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The World of English Language - American English Idioms

The World of English Language - American English Idioms | Idioms! | Scoop.it
The World of English Language - American English Idioms -...
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The ball hit me ____ the face.

The ball hit me ____ the face. | Idioms! | Scoop.it
New Entry: 'The ball hit me ____ the face.' has just been added to the Language Polls area of UsingEnglish.com.
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cup of tea

cup of tea also dish of tea {n. phr.}, {informal}
1. Something you enjoy or do well at; a special interest, or favorite occupation. Used with a possessive.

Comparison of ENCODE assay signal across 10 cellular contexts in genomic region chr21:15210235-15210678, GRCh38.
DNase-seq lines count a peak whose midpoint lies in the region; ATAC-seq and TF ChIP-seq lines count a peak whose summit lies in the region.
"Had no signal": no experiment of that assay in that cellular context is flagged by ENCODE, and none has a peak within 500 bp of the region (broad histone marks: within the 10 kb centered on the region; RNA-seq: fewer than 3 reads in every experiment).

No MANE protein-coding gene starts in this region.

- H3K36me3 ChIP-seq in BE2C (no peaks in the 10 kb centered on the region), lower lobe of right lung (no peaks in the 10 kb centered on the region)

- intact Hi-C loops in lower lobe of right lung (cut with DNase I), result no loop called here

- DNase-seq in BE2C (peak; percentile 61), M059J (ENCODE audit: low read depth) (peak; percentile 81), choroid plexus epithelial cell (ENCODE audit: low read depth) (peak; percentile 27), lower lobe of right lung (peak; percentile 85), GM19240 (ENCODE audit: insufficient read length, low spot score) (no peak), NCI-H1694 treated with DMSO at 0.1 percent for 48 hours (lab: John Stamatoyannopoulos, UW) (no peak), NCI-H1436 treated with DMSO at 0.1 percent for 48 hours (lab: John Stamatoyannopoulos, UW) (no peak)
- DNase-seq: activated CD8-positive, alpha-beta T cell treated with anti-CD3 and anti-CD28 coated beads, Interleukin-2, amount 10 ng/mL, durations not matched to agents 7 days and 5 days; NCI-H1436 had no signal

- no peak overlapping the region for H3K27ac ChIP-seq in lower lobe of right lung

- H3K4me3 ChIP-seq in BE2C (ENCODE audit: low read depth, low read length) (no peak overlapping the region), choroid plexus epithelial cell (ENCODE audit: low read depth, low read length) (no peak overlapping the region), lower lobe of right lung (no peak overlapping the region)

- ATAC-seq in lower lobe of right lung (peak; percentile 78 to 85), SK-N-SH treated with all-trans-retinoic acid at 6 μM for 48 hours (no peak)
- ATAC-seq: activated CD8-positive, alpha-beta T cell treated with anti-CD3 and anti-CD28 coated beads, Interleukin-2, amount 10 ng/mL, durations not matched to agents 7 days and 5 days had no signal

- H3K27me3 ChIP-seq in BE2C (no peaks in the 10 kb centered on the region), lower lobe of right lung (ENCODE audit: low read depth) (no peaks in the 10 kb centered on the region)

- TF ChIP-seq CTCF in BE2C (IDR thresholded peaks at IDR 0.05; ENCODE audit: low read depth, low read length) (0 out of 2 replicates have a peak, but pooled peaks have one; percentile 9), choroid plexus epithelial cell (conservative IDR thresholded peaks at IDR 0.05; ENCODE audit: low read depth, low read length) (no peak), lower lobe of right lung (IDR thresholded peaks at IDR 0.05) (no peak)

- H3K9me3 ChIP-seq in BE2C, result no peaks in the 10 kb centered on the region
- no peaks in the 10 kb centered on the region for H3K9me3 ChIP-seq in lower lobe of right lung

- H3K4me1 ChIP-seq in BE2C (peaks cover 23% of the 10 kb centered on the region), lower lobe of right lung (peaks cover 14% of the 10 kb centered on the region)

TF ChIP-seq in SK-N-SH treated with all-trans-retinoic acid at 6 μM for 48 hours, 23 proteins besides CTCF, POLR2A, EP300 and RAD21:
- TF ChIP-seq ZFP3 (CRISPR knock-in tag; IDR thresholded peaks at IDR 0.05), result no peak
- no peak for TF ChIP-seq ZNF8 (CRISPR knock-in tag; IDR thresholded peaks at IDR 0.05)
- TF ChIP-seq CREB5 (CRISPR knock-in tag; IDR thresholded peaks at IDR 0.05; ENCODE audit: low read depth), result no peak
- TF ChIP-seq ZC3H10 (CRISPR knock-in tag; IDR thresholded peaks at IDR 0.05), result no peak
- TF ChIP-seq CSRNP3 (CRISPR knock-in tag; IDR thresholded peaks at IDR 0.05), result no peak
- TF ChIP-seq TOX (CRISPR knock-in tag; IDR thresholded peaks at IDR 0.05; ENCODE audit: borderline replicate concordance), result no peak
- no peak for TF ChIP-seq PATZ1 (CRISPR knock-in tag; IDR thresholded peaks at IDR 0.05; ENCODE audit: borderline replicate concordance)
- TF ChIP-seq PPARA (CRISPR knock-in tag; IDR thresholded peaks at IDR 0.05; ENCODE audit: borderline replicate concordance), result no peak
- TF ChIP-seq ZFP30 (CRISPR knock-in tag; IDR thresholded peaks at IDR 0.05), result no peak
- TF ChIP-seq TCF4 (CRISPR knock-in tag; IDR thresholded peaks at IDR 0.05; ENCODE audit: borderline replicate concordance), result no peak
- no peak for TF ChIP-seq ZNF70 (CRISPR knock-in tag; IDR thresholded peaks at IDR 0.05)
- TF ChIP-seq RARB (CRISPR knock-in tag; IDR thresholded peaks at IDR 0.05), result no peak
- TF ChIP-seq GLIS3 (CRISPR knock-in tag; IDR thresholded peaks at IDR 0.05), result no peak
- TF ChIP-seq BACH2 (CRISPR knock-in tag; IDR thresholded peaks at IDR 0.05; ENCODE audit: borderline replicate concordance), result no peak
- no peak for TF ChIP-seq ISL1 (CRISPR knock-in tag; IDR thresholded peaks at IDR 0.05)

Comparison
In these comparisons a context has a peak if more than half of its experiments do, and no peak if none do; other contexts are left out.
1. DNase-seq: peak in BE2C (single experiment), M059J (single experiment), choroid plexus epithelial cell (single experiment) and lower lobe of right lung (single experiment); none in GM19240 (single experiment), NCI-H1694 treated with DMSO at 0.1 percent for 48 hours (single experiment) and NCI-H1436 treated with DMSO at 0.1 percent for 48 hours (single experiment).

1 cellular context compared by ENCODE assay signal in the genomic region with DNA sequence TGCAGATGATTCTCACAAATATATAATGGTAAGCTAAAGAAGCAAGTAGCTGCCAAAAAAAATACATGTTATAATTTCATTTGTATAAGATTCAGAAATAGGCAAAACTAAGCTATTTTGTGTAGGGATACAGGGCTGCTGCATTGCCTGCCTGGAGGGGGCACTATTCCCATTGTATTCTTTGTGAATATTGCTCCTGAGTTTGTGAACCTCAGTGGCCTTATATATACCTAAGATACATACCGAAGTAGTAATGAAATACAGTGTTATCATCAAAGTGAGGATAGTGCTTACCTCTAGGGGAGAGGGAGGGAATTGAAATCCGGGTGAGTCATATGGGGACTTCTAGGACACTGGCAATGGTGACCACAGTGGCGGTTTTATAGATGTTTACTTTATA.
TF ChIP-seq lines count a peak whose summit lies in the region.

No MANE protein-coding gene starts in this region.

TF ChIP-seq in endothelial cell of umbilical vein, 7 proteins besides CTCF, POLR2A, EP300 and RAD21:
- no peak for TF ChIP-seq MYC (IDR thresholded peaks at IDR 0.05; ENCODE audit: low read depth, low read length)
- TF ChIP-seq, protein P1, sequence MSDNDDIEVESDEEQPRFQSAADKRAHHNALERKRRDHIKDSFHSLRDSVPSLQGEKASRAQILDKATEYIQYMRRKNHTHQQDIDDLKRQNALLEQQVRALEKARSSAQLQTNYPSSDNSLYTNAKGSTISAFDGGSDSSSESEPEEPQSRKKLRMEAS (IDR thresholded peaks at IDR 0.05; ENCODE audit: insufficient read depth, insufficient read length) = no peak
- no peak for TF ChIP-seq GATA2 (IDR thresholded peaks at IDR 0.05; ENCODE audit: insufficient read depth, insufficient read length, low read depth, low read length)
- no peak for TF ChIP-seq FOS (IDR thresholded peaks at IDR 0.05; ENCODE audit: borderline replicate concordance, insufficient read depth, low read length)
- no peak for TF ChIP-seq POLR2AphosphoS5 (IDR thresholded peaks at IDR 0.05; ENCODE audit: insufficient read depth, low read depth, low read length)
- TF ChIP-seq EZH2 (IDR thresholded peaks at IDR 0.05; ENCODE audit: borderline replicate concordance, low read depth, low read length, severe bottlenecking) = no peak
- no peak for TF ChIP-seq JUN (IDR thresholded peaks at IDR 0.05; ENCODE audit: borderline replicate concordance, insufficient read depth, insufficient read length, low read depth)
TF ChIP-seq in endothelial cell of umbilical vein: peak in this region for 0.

You could always get him to go for a walk: hiking was just his cup of tea.
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for keeps

for keeps | Idioms! | Scoop.it
for keeps {adv. phr.}
1. For the winner to keep.
They played marbles for keeps.
2. {informal} For always; forever,
He left town for keeps.
Syn.: FOR GOOD. 3. Seriously, not just for fun.
This is not a joke, it's for keeps.
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Tips to Improve Your Foreign Language Skills | Learning a Foreign ...

You can see and recognize their values and traditions and significance of language attached to it. Often you might come across the native tongue of a particular location and learn couple of words. three.
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35 Troublesome Irregular Verbs

35 Troublesome Irregular Verbs | Idioms! | Scoop.it
In English, many verbs adapt simply to the past tense with the attachment of either -d or -ed, as in walk/walked or brake/braked. These are called regular verbs.